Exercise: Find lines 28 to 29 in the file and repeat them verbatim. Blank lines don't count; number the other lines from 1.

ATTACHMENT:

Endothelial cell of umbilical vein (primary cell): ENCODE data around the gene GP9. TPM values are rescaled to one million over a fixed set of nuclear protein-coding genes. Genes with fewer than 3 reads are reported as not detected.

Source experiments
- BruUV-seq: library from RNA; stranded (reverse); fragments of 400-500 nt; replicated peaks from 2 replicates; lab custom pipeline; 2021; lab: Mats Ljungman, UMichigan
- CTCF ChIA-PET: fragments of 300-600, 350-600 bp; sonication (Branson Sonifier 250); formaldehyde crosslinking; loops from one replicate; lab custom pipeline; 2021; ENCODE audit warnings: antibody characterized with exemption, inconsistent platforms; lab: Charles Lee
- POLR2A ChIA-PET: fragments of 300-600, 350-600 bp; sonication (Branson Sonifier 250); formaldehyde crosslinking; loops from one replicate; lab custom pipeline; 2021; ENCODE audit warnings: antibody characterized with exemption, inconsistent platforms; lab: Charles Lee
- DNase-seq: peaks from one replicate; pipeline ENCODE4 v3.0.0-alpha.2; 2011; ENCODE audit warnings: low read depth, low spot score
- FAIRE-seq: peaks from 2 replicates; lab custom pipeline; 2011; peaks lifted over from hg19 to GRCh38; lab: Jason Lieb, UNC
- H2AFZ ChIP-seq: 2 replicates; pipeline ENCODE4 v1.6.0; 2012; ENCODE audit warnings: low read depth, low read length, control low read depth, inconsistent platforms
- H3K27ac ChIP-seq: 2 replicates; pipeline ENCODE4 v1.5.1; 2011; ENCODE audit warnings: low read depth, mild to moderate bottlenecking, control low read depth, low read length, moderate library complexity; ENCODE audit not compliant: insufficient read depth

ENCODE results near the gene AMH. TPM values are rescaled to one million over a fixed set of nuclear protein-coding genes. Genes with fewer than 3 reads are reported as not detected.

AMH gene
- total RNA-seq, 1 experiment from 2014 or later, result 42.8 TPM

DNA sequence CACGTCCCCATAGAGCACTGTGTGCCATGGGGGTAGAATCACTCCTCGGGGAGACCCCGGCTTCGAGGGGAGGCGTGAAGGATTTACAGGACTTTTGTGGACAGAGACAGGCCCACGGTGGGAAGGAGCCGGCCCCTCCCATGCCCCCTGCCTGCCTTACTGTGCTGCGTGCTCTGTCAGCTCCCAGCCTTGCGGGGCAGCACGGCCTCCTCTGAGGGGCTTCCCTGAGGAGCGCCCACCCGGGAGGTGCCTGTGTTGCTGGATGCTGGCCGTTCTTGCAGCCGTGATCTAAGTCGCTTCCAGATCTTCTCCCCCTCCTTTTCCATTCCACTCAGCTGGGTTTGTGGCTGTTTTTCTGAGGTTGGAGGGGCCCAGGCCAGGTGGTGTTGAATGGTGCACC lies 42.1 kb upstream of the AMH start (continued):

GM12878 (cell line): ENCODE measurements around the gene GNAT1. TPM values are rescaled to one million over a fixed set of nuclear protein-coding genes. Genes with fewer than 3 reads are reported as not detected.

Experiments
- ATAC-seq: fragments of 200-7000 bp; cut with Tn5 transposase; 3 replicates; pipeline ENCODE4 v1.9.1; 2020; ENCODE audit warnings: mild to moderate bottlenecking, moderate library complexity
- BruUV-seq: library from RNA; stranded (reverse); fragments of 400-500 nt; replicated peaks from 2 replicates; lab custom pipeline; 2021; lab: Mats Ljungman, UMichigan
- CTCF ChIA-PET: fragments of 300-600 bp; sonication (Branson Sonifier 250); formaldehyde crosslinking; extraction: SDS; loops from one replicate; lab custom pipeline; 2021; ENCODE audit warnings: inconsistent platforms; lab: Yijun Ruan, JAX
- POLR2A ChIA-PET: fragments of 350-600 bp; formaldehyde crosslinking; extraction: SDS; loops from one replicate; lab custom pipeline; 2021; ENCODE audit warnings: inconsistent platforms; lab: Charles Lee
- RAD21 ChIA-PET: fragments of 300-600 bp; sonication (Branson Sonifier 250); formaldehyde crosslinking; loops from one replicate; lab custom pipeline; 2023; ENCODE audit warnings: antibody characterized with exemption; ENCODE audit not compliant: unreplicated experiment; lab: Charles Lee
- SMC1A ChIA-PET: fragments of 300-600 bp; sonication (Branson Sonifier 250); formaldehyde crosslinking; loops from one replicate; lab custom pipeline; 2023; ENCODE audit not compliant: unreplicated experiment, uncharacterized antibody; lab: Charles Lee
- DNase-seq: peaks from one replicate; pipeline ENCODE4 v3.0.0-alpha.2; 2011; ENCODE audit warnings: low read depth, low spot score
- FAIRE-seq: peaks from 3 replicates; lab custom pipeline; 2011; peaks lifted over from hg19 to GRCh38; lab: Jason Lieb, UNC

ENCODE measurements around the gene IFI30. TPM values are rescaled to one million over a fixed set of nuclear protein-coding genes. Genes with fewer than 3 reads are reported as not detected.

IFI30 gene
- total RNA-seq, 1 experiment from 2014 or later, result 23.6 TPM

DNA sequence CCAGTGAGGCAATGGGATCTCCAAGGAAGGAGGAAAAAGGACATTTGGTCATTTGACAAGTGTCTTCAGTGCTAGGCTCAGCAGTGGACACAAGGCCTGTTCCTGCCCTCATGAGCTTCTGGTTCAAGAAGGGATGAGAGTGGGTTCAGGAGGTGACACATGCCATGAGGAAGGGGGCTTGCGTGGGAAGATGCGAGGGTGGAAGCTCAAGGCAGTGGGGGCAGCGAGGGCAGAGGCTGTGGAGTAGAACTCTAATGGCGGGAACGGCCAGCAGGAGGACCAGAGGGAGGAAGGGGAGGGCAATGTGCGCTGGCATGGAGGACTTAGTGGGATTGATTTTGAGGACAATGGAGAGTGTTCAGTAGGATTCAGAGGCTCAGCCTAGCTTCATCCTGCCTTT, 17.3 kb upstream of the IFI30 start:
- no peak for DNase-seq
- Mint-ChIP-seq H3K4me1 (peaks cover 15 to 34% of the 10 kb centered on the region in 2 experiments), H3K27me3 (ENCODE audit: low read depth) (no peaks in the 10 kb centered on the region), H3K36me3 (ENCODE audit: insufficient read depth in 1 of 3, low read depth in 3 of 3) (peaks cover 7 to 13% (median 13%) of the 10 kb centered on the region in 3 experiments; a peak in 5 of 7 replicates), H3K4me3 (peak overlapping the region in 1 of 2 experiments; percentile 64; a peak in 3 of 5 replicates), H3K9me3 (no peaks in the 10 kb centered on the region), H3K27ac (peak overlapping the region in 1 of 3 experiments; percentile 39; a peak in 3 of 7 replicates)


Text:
- no peak for DNase-seq
- Mint-ChIP-seq H3K4me1 (peaks cover 15 to 34% of the 10 kb centered on the region in 2 experiments), H3K27me3 (ENCODE audit: low read depth) (no peaks in the 10 kb centered on the region), H3K36me3 (ENCODE audit: insufficient read depth in 1 of 3, low read depth in 3 of 3) (peaks cover 7 to 13% (median 13%) of the 10 kb centered on the region in 3 experiments; a peak in 5 of 7 replicates), H3K4me3 (peak overlapping the region in 1 of 2 experiments; percentile 64; a peak in 3 of 5 replicates), H3K9me3 (no peaks in the 10 kb centered on the region), H3K27ac (peak overlapping the region in 1 of 3 experiments; percentile 39; a peak in 3 of 7 replicates)